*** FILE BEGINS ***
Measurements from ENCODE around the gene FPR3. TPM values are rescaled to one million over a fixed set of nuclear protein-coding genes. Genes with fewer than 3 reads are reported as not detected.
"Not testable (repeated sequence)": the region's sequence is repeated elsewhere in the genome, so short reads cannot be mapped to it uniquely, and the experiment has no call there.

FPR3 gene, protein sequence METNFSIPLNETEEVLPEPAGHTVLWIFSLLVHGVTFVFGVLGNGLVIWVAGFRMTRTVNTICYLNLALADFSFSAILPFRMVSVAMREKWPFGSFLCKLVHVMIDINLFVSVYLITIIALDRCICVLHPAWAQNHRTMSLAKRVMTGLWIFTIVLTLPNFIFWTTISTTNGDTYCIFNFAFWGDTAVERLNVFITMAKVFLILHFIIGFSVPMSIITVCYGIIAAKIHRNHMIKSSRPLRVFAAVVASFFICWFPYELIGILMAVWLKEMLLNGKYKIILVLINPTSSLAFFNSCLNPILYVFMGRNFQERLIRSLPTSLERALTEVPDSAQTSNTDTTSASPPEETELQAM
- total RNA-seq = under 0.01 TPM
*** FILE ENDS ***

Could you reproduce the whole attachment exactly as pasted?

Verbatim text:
Measurements from ENCODE around the gene FPR3. TPM values are rescaled to one million over a fixed set of nuclear protein-coding genes. Genes with fewer than 3 reads are reported as not detected.
"Not testable (repeated sequence)": the region's sequence is repeated elsewhere in the genome, so short reads cannot be mapped to it uniquely, and the experiment has no call there.

FPR3 gene, protein sequence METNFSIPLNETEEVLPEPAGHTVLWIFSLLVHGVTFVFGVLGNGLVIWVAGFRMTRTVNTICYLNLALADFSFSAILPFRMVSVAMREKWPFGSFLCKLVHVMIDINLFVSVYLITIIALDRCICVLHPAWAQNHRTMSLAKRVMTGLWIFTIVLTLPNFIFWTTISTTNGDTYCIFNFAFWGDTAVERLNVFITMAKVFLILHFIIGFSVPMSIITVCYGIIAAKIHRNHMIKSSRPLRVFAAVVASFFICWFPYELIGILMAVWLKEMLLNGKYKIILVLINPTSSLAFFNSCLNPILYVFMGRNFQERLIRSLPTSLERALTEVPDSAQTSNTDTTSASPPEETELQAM
- total RNA-seq = under 0.01 TPM